The first goal of our study is to determine whether the (anti-)correlation between scalar implicature and negative strengthening found by Benz et al. (2018a) for van Tiel et al.'s original items is also replicated for a wider range of adjectival scales. The second is to provide further insight into the predictors of variability in the rates of these inferences, with a focus on examining the role of factors relating to the underlying structure of the scales lexicalized by gradable adjectives.
Participants with US IP addresses were recruited on Amazon's Mechanical Turk platform and were further screened for native language. In total, 220 native English speakers (mean age: 37.4, 95 female, 121 male, 4 gender information not given) took part in the study.
The experiments were conducted in accordance with the ethics policy of the Deutsche Forschungsgemeinschaft (DFG) under approval of grant Nr. BE 4348/4-1. Since the study involved a healthy adult population, no ethics consent was required according to institution's guidelines and national regulations. Participant's consent was obtained by virtue of survey completion and their data were fully anonymized.
We created a set of 70 adjective pairs with weak and strong scale-mates3. We took all adjective pairs from the van Tiel et al. study (32) and added a further set of 38 adjective pairs to balance factors related to the scale structure of the adjectives. In particular, we added further absolute gradable adjectives (minimum standard and maximum standard), as well as more pairs where the stronger scale-mate is non-extreme. Tables A1, A2 in Appendix presents a list of all 70 adjective pairs. These were embedded in 7 separate tasks administered to 40 participants each (except for the politeness ratings which only involved 20 participants).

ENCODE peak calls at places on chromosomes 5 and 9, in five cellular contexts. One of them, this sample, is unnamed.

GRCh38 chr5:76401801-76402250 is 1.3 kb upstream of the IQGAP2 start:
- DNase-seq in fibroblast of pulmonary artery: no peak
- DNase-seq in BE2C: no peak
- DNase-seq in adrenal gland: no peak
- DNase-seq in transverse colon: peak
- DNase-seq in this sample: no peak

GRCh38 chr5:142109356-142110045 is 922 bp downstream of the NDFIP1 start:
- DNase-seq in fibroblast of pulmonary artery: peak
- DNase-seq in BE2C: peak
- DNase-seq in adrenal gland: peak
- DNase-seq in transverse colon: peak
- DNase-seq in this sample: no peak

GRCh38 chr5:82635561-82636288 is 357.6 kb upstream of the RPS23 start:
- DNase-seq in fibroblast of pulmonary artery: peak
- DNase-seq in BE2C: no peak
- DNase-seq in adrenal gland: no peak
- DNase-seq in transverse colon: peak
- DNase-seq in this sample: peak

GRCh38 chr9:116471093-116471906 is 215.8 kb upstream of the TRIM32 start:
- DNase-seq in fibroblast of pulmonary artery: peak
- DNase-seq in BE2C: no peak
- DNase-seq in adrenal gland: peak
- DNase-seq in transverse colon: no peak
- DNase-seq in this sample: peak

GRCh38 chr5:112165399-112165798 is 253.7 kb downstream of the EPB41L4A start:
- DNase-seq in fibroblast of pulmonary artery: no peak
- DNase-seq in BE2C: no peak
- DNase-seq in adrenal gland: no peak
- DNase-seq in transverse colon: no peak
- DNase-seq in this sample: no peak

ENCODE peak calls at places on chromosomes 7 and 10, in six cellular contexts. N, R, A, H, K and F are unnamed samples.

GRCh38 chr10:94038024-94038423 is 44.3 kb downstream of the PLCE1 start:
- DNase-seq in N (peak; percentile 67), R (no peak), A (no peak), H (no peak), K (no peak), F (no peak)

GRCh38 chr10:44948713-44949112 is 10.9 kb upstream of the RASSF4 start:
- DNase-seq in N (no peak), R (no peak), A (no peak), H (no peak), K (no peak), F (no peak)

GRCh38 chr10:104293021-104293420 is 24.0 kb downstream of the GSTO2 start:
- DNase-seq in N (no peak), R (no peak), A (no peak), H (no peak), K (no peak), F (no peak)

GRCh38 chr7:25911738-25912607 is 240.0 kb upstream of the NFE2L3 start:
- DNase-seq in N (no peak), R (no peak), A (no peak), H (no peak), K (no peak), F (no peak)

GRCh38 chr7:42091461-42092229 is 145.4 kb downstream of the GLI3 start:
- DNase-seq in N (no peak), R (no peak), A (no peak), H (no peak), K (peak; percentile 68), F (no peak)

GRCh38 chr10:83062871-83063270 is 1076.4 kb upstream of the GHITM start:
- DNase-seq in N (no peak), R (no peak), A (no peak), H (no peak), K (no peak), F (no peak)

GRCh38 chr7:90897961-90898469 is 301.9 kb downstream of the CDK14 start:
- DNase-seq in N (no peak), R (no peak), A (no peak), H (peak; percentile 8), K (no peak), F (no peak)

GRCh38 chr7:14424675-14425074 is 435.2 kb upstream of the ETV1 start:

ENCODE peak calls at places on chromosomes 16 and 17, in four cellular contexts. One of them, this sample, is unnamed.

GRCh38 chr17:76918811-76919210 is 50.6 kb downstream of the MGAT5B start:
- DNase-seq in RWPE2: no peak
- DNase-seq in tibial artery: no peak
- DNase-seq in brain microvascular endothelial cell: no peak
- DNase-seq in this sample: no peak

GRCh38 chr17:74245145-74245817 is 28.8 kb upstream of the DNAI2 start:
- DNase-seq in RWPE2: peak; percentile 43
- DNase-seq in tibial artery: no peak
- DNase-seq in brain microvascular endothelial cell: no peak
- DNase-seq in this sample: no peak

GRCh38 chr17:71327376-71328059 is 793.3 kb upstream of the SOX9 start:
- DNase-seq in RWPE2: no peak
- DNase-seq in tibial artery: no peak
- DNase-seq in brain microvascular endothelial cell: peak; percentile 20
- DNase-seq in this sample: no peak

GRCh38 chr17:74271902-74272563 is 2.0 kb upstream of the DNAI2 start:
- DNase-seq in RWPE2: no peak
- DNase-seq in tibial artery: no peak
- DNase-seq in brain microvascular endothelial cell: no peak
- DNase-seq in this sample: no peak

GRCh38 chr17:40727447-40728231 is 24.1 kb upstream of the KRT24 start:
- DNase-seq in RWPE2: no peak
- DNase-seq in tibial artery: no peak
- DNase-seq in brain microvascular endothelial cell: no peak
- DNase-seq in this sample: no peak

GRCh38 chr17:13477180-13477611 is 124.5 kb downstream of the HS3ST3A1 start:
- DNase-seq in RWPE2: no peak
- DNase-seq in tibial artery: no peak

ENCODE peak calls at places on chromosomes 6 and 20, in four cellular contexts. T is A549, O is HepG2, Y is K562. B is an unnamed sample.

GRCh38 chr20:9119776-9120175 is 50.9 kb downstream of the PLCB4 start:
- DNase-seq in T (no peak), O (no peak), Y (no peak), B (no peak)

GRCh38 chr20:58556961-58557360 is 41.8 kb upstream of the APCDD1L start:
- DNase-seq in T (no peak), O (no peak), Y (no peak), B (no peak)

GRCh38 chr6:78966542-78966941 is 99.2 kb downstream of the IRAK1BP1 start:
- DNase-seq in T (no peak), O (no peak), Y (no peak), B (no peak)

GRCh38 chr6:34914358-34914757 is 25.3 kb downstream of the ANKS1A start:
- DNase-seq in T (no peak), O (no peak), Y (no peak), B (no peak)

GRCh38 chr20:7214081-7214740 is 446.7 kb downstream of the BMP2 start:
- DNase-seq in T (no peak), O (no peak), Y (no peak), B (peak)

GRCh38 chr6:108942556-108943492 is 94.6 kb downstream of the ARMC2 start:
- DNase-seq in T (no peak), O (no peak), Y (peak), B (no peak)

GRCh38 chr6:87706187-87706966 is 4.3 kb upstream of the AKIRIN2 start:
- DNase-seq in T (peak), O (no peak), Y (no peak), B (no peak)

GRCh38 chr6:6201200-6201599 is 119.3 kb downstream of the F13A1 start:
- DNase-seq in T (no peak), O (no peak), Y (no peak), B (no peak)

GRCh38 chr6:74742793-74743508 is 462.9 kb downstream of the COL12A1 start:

22.214.171.124. Main Tasks
The two main tasks employed the paradigm from van Tiel et al. (2016). Participants are presented with a scenario involving two characters, Mary and John, who make a series of statements. Their task is to decide whether a strengthened interpretation follows from a given statement. In the first task, participants were presented with the weaker term and had to indicate whether they endorse the negation of the stronger term, i.e., the scalar implicature. For example, Mary said: John is intelligent and participants were asked whether, according to Mary, John is not brilliant. Figure 2 presents a sample display participants saw.